We all make mistakes. Mistakes in writing, however, can cause major problems. While it’s the job of editors to find and correct those mistakes, did you know different kinds of editors look for different kinds of mistakes?
People often confuse one kind of editor with another and don’t realize the differences. This post gives a brief overview of three very common kinds of editors, what they do, and when is the best time to use each one.
Would you be surprised to learn there’s a kind of editor who “edits” your work before you even write your first word? If you’re writing a book or a series of smaller items like white papers, guides, or even blog posts, you might want to talk with a development editor.
A development editor can help you determine
- What topic to write about
- What kind and how much information should be gathered
- How much information should be presented
- How the information should be arranged
These editors don’t edit words so much as ideas and the development of those ideas. They help authors create and structure outlines so material is presented in a logical fashion. They also help authors use language appropriate to the intended audience.
The best time to use a developmental editor is at the beginning of your writing project. Their ideas and suggestions can save authors a lot of time and effort during the planning, research, writing, and editing stages.
Most often, however, a developmental editor is called in when the author has finished the first draft and the publisher decides the manuscript is worth publishing, but needs extensive reorganization and rewriting.
In this latter case, the development editor analyzes the manuscript and works with the author to restructure and rewrite the work. One thing most developmental editors do not do is write content, at least not without an agreement with the author or publisher. Once a developmental editor begins writing prose, they become a co-author or ghostwriter.
When people think of editors, they most often think of copy editors. These editors edit writing to clean up any and all writing mistakes and make the writing more effective.
There are two kinds of copy-editing: substantive (sometimes called heavy editing) and mechanical (sometimes called light editing).
Substantive editing includes rearranging and deleting sections of text, suggesting new sections or paragraphs be written, suggesting (or even rewriting) changes to the document’s section headings, and ensuring a consistent and appropriate tone. Developmental editors and copy-editors doing substantive edit are doing similar work. The difference is that development editors work on the ideas and structure of the document before the text is written, while substantive editing is done on already written material.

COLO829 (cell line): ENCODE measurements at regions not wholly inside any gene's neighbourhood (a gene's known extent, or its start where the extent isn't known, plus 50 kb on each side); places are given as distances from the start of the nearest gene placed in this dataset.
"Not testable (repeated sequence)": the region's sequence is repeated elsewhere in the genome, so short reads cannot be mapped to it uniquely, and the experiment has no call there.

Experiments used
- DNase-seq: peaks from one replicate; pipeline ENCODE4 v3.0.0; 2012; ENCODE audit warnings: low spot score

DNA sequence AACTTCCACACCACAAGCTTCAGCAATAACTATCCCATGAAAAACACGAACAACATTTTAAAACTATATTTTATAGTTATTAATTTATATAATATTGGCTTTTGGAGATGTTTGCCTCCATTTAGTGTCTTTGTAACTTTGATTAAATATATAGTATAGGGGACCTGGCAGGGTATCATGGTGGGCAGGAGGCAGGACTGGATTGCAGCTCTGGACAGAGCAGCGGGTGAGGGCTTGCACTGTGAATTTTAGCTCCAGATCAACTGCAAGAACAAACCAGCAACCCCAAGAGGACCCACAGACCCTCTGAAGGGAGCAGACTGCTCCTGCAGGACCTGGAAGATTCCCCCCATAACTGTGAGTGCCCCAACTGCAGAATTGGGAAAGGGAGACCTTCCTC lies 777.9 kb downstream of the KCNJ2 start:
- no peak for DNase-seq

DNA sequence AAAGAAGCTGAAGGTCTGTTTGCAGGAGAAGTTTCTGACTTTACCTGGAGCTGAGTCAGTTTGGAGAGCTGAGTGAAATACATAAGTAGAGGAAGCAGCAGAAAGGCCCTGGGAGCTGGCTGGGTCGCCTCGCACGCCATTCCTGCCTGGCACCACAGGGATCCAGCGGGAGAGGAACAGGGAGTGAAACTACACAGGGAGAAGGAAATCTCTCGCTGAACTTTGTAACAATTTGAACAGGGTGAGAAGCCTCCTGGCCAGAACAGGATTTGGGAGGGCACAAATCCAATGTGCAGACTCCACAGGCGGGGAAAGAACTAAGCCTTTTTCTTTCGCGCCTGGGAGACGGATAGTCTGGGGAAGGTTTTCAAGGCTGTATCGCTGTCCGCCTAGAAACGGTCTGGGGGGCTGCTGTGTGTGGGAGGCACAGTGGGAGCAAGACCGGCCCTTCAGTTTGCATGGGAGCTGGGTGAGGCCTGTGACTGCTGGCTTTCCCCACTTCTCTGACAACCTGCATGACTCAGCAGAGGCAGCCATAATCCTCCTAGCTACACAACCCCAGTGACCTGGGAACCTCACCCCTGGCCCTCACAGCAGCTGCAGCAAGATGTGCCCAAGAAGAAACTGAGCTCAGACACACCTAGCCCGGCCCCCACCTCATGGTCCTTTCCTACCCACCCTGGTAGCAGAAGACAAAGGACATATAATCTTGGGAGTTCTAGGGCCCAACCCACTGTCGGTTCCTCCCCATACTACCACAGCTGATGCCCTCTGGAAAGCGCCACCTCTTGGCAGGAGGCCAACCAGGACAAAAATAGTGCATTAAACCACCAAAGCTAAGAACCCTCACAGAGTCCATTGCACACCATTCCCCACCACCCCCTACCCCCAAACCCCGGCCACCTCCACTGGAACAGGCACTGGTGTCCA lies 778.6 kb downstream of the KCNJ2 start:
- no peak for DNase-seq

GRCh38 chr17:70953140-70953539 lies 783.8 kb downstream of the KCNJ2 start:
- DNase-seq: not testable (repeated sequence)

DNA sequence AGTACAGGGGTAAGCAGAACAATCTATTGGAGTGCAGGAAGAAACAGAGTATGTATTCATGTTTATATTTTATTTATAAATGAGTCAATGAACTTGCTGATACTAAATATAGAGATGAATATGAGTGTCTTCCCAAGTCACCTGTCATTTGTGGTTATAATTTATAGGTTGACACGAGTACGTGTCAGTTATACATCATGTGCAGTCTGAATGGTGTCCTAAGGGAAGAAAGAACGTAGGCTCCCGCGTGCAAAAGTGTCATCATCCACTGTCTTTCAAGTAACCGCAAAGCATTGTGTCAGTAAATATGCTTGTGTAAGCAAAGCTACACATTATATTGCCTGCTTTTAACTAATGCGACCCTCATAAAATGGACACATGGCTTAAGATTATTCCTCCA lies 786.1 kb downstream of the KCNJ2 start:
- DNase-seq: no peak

Mechanical editing is the most basic kind of editing. It focuses on grammar, spelling, word choice, punctuation, and formatting. At this level the editor is looking at individual sentences to ensure they make sense and won’t confuse readers. Making sure numbered graphics like illustrations and tables are properly numbered, internal references are correct (e.g., see section 4), words are used consistently, and facts are checked are part of mechanical editing.
Proofreaders are a special kind of editor. For those outside the writing industry, proofreading and copy-editing are often used interchangeably. There’s actually a difference. Copy-editors edit the author’s words, proofreaders edit the proof.
What’s a proof? The proof is the final version of the document before it’s published. In the print world, the proof is created by the printer using the final version of the manuscript. The proofreader compares the final manuscript version to the proof to ensure a problem wasn’t introduced during the printing process. Some of the things proofreaders check is that lines of text aren’t accidently dropped from pages, page numbers and references to page numbers are still accurate, and words are hyphenated correctly.
The Clash of Editors
It’s ironic that while the number one goal of editing is ensuring meaning is clearly communicated, there is often disagreement about what to call the different kinds of editing, the work each kind encompasses, which editing rules should be followed, and how much rewriting editors are allowed to do on their own. So while the topic of editing seems pretty straightforward, it’s actually a cauldron of clashing ideas. If you want to hire a professional editor, be sure you talk about and agree on what kind and extent of editing is to be done.
Sometimes even professional editors have different definitions for the terms used here. Some use developmental editor and substantive editor interchangeably. You may ask a copy editor to edit your work and be surprised he or she did mechanical editing when you expected substantive editing.
About Writing Jim
As Writing Jim, Jim Driggers is a freelance writer and editor. He helps small business owners use writing more effectively. His clients gain sales by him improving their marketing content. His clients reduce costs by him writing guides that help them systematize their business and remove employee confusion and misunderstanding. His clients give themselves the time to focus on what they do well when they leave their writing to Writing Jim.
For help with your print or online content (either writing or editing) or help systematizing your business processes, contact Writing Jim at [email protected] or 925-231-5825. Visit www.writingjim.com for more information.If you care, share.